Dev Anand gave utmost importance to his hairstyle throughout his career. As he gained stature and grew in years, his hair played the role of making him look younger and sending the message that Dev Anand was moving ahead at an accelerating pace in life on and off the screen.
Undeniably, the hair factor has made more people conscious about their image today than was the case earlier. A hair in the wrong place, too many hairs out of line or any such hairy affair can no longer be dismissed casually. And this raises the question, why? Well, too many hair-splitting issues are involved to answer this question without deliberating on at least a few. Hair by itself has gained greater importance than ever in recent years.
Hairstyle is one of the few things Mahatma Gandhi did not elaborate upon. While in South Africa, he chose to cut his own hair. His image as leader of a non-violent freedom struggle displays very few hair on his head. What is remarkable is that whether he had many or later too little hair, he did not push them out of place. The same may be said about another freedom fighter, the first prime minister of independent India, Jawaharlal Nehru. The Nehru cap played a major role in little attention being paid to few strands of his hair.
Interestingly, the neo-age is witness to a hairy revolution among most people of all ages, including politicians and film stars. There is speculation in Bollywood over problems faced by Shah Rukh Khan in growing a beard for his movie Don.
Now, should this be viewed as a hairy issue? Yes. The beardy issue has certainly given a ‘newsy’ angle to Shah Rukh’s hairy problem. It may be noted that film celebrities are fairly adept at attracting media action by a change in hairstyle as well as the kind of beard or moustache they decide to sport. Aamir Khan cannot be missed here for different kinds of moustaches he has sported in several of his movies.
Something is amiss about the fairer gender in Bollywood giving the impression of there being an uncanny similarity in most of their hairstyles. Letting their loose hair fall below their shoulders seems to be most common trait, with the difference standing out only in colour and type of their hair. Ironically, greater difference in hairstyles stands out among male actors. Perhaps, the length of their hair, its parting, the receding hairline together with whether they sport a clean-shaved look, the style of their moustache as well as their beard adds hairy facts to images these actors wish to promote.
Interestingly, think carefully, this stands out in sports too. While most female players and athletes, except a few, have no option but to keep their hair clipped, the men can show off, that too stylishly, whether it is their hairstyle, the beard or the moustache. Not surprisingly, in ads linked with hair — from dandruff shampoos to conditioners — male models are almost as dominant as the females. They may be even ahead, if the razor ads are also considered.
Think again, where hair fashion is concerned, men have more options than women. Just the Charlie Chaplin-moustache is enough to give their faces a comical look, moustache in line with their upper lips for the brisk appearance, curled upwards for either the rural, traditional or even that of a bad character, downwards to add more to whatever their personality trait is, academic, business and so forth. This trend stands out dominantly among Hindus opting to join religion-oriented saffron cult.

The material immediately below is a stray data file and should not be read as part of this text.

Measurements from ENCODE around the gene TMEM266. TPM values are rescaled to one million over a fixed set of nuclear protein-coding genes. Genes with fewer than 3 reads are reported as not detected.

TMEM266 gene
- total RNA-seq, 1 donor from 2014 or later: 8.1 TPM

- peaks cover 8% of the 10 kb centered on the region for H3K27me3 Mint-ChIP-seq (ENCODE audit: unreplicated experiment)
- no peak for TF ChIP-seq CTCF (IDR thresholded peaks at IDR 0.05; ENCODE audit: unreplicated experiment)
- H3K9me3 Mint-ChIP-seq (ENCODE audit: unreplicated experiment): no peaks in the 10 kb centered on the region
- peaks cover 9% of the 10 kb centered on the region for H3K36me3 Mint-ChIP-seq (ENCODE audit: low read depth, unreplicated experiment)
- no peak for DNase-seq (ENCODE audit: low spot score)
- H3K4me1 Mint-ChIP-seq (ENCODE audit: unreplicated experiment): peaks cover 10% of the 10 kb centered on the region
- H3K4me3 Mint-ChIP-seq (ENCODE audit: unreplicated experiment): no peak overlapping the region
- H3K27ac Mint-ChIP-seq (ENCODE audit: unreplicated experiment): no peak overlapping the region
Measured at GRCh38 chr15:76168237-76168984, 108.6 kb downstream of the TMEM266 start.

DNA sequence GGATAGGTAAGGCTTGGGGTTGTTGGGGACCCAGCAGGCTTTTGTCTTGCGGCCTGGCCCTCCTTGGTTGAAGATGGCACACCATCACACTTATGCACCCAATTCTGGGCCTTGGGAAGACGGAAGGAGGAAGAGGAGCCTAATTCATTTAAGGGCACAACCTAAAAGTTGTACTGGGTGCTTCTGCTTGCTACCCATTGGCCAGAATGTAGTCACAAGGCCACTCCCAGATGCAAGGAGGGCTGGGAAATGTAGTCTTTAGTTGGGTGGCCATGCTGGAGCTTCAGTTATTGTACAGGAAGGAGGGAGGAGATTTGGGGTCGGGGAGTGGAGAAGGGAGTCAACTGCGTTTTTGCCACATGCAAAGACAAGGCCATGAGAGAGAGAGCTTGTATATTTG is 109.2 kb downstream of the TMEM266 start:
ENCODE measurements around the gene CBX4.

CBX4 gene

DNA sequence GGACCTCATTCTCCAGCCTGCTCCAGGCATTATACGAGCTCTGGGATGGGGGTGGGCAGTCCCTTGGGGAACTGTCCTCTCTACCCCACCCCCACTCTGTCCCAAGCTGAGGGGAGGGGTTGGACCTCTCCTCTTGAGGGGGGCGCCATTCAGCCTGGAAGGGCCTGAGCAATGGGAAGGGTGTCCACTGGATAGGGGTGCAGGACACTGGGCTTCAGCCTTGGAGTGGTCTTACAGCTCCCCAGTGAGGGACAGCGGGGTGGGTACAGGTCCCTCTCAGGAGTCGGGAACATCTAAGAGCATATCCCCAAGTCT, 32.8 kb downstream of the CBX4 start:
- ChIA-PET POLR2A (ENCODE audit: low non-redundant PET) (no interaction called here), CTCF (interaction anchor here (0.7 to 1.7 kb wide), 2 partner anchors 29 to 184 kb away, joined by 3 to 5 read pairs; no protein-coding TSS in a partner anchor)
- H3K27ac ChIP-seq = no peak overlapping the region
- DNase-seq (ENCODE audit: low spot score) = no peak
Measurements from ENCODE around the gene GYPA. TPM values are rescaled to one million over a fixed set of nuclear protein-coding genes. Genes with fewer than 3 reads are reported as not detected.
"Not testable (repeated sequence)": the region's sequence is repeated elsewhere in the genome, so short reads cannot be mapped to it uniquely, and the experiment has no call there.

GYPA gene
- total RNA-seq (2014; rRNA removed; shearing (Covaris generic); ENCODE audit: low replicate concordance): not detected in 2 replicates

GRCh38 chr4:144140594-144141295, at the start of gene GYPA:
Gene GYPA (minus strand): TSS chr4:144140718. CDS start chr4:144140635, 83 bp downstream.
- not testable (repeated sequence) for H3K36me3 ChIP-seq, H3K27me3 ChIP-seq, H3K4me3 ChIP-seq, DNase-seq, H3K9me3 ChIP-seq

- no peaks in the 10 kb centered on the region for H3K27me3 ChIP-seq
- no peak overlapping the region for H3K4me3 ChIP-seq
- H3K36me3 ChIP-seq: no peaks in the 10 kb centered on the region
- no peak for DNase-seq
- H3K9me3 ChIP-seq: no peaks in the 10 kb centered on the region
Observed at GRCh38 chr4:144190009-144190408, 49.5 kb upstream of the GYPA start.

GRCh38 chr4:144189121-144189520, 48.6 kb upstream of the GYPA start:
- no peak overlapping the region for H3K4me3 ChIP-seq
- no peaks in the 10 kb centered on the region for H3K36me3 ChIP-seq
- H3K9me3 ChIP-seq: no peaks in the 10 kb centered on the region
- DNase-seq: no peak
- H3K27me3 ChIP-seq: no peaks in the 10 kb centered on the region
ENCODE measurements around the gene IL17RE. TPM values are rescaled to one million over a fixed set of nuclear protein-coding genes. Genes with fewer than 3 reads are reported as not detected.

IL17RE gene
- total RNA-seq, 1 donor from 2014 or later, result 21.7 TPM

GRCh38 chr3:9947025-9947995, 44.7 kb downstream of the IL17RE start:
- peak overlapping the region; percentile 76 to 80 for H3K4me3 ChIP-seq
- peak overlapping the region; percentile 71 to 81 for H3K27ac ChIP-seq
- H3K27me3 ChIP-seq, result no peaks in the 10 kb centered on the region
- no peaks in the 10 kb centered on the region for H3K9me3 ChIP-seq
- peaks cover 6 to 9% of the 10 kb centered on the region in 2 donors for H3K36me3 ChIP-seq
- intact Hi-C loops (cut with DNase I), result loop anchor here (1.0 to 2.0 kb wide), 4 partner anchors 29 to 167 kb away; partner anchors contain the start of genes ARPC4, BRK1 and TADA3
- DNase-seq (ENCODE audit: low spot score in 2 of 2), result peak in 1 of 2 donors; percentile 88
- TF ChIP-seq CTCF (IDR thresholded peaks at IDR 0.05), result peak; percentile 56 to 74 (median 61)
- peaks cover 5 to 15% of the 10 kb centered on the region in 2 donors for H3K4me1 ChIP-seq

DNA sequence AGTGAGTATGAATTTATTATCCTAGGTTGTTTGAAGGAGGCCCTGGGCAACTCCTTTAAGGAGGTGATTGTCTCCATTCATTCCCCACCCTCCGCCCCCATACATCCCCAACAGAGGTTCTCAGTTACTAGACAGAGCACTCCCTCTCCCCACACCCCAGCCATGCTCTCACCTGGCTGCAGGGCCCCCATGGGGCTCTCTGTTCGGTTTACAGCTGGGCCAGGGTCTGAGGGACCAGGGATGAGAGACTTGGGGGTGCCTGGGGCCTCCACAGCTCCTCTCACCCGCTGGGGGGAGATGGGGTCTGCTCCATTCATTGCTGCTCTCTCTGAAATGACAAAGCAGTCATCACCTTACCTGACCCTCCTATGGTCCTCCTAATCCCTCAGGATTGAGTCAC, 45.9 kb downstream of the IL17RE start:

Male clerics have the freedom to ‘style’ their long hair on head as well as their long beards and moustaches. Female clerics have only their hair on the head to style, an option of which they are deprived if they have to keep their heads covered.
Politicians, especially male leaders, are certainly as much conscious about the actual ‘hairy’ issue as are other celebrities. This includes Arab leaders, who can afford not to bother about their receding hair lines because of their headdress. Nevertheless, their moustaches and beards mark their distinct personalities fairly prominently. In the subcontinent, of late, senior politicians have become more particular about hair, from its style to colour.
Pakistani cricketer-turned-politician Imran Khan’s hairstyle attracted attention when the fast bowler ran on the cricket field. It still stands out. The hairstyle is almost just the same as it was earlier, only the colour has changed a little. The colour of the Indian home minister’s hair remains as black today as it was perhaps a few decades ago. In contrast, though Lalu Prasad has greyed a little, he has ensured that his receding hairline remains hidden with the hair stylishly and neatly covering the bald patch. Please note, however rowdy the parliamentary sessions become, the hairstyle of most politicians remains undisturbed, with barely a hair out of line. The only parliamentarian who was noted for her hair not being stylish, but a little on the rough side was former railway minister Mamata Banerjee. Ever since she has moved out of Parliament to take over as West Bengal chief minister, slowly but definitely, there has been a major change in her hairstyle, with hardly a strand now out of place.
Seriously speaking, whoever spread the notion of fashion being predominantly a female-dominated domain was probably a male chauvinist bent on letting the world believe that men cannot be bothered about it as women have to. The hairy perspective defies this notion totally. The fact that men are taking the lead in the domain of hair-fashion can no longer be dismissed as a hair-splitting issue!